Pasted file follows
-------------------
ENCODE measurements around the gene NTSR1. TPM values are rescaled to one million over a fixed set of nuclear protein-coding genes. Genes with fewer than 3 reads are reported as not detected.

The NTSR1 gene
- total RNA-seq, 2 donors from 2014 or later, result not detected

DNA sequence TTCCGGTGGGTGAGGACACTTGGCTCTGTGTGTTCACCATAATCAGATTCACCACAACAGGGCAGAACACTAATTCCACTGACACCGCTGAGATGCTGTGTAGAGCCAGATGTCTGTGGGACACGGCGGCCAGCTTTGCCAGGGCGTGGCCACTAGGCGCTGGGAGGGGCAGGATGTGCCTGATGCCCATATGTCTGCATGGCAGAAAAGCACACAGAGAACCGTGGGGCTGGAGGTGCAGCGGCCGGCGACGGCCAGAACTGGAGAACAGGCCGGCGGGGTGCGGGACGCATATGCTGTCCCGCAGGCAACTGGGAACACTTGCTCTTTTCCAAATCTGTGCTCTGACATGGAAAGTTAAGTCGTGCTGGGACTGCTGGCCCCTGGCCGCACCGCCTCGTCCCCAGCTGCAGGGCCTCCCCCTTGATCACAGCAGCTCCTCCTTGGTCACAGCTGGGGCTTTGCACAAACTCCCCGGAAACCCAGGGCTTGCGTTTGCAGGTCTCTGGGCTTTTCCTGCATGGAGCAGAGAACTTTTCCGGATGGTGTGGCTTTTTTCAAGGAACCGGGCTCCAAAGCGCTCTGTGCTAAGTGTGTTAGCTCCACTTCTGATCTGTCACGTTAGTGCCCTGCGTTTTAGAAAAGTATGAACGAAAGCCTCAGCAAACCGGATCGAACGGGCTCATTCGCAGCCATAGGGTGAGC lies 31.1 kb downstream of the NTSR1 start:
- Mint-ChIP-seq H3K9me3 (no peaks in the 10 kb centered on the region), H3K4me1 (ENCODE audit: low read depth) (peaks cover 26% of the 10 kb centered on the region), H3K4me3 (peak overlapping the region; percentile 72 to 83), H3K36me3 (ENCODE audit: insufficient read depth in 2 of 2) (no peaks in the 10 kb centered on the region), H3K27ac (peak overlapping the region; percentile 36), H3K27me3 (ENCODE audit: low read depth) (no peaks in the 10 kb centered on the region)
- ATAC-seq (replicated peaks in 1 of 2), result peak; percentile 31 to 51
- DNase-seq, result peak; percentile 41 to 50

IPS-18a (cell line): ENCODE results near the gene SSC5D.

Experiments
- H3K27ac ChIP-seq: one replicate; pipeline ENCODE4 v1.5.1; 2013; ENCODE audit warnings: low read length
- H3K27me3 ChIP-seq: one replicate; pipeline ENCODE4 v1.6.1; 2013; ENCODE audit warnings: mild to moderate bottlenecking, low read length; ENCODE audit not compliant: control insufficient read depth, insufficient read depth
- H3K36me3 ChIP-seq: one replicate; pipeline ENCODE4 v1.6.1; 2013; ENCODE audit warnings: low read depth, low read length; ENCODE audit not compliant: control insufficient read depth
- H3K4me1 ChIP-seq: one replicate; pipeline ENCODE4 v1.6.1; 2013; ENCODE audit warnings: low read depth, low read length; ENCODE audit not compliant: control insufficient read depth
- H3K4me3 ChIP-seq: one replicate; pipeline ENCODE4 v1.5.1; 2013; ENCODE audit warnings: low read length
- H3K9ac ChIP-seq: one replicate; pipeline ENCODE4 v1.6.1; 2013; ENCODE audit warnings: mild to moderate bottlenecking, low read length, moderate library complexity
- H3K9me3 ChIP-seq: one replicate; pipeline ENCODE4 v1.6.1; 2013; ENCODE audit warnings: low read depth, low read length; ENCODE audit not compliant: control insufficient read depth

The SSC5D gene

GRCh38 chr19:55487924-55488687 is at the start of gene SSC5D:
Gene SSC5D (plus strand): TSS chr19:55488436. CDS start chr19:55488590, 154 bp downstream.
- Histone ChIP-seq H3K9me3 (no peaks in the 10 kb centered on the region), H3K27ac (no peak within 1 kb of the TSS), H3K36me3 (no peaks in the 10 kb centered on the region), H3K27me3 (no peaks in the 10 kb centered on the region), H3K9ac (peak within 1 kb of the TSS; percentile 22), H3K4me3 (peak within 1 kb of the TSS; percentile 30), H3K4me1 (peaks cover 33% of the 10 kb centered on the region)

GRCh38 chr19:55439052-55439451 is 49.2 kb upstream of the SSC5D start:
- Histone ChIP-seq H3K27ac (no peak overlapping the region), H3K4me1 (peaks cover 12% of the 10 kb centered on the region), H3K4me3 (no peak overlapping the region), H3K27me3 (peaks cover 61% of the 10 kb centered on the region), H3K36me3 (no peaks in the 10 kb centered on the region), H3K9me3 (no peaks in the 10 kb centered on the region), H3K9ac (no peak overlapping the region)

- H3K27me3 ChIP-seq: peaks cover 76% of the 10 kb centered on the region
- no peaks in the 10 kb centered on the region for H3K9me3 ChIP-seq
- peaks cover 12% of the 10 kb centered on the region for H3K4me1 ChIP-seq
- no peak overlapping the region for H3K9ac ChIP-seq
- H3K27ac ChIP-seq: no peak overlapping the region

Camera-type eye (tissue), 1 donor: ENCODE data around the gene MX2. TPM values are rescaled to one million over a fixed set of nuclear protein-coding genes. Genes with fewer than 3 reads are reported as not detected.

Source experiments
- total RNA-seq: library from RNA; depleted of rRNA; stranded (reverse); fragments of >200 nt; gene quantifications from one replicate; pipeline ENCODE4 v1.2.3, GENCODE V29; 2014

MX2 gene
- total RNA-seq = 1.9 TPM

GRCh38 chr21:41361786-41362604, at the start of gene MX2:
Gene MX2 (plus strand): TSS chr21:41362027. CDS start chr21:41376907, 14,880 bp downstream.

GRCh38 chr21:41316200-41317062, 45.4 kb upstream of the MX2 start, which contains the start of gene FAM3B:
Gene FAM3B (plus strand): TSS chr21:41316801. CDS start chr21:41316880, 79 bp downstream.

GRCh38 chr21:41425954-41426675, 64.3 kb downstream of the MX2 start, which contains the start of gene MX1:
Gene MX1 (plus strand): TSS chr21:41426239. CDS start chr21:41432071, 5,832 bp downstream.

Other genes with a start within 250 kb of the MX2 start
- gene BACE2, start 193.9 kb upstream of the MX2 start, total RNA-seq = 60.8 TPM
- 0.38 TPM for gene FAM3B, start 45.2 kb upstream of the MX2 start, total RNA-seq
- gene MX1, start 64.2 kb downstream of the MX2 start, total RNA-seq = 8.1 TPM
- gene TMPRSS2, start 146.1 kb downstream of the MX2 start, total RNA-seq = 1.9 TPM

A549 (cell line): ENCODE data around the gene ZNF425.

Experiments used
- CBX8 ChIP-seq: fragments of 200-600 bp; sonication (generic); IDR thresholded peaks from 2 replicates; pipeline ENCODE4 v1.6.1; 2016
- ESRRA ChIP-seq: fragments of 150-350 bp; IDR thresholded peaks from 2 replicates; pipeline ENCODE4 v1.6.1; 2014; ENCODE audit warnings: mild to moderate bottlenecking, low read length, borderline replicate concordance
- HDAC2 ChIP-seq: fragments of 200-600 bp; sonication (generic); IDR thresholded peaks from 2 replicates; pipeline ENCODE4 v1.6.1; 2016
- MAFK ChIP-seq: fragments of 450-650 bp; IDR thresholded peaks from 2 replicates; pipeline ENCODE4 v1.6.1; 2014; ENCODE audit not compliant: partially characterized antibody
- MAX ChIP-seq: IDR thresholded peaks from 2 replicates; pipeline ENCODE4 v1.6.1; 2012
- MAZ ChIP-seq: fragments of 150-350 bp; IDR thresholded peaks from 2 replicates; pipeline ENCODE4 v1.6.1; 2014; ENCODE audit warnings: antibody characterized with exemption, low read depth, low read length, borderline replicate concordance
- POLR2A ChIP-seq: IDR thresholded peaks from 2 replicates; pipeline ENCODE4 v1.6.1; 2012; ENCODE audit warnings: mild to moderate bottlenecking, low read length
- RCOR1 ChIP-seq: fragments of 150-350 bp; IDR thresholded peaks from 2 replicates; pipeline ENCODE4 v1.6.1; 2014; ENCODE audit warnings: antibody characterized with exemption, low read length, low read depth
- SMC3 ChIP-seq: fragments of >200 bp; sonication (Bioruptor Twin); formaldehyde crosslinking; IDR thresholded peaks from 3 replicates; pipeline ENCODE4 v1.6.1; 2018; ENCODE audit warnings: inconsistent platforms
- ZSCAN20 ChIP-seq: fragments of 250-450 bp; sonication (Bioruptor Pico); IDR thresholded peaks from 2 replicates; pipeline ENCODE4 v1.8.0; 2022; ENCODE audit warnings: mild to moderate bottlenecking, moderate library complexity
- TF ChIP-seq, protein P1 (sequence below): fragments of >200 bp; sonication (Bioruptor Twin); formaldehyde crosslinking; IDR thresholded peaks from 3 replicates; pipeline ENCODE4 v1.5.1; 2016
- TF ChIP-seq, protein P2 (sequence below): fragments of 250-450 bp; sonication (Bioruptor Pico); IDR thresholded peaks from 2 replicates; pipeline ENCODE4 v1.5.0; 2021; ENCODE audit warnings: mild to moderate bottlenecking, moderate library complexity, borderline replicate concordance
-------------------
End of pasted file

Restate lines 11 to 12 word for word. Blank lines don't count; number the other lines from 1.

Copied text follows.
- H3K27me3 ChIP-seq: one replicate; pipeline ENCODE4 v1.6.1; 2013; ENCODE audit warnings: mild to moderate bottlenecking, low read length; ENCODE audit not compliant: control insufficient read depth, insufficient read depth
- H3K36me3 ChIP-seq: one replicate; pipeline ENCODE4 v1.6.1; 2013; ENCODE audit warnings: low read depth, low read length; ENCODE audit not compliant: control insufficient read depth